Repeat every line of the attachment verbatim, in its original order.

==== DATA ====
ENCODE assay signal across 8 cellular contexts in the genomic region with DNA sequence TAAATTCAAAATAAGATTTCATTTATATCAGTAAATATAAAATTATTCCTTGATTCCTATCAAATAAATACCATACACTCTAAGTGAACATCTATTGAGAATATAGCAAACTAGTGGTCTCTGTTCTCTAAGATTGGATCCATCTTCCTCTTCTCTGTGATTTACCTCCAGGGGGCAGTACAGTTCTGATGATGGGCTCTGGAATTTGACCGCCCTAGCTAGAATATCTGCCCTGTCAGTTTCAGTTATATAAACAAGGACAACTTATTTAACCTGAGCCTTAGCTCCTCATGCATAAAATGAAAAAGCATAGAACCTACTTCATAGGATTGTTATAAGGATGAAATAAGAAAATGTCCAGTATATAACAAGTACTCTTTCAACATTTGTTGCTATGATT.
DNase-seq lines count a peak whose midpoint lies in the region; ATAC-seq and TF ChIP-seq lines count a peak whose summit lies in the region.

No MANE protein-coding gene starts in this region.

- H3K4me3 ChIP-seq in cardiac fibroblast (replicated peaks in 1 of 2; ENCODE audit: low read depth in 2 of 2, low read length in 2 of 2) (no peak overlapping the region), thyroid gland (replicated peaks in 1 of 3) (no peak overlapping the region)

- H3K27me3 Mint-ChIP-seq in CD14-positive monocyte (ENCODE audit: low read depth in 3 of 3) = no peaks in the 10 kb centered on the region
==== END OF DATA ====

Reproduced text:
ENCODE assay signal across 8 cellular contexts in the genomic region with DNA sequence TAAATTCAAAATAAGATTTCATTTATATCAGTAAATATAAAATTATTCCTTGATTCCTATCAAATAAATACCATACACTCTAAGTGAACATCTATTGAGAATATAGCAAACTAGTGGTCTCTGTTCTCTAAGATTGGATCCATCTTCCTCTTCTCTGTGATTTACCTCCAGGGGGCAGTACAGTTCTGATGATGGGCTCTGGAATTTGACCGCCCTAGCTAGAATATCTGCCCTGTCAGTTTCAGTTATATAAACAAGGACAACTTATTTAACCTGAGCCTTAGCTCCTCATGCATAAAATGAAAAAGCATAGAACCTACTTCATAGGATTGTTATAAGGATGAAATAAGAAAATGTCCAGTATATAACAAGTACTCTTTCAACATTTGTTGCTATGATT.
DNase-seq lines count a peak whose midpoint lies in the region; ATAC-seq and TF ChIP-seq lines count a peak whose summit lies in the region.

No MANE protein-coding gene starts in this region.

- H3K4me3 ChIP-seq in cardiac fibroblast (replicated peaks in 1 of 2; ENCODE audit: low read depth in 2 of 2, low read length in 2 of 2) (no peak overlapping the region), thyroid gland (replicated peaks in 1 of 3) (no peak overlapping the region)

- H3K27me3 Mint-ChIP-seq in CD14-positive monocyte (ENCODE audit: low read depth in 3 of 3) = no peaks in the 10 kb centered on the region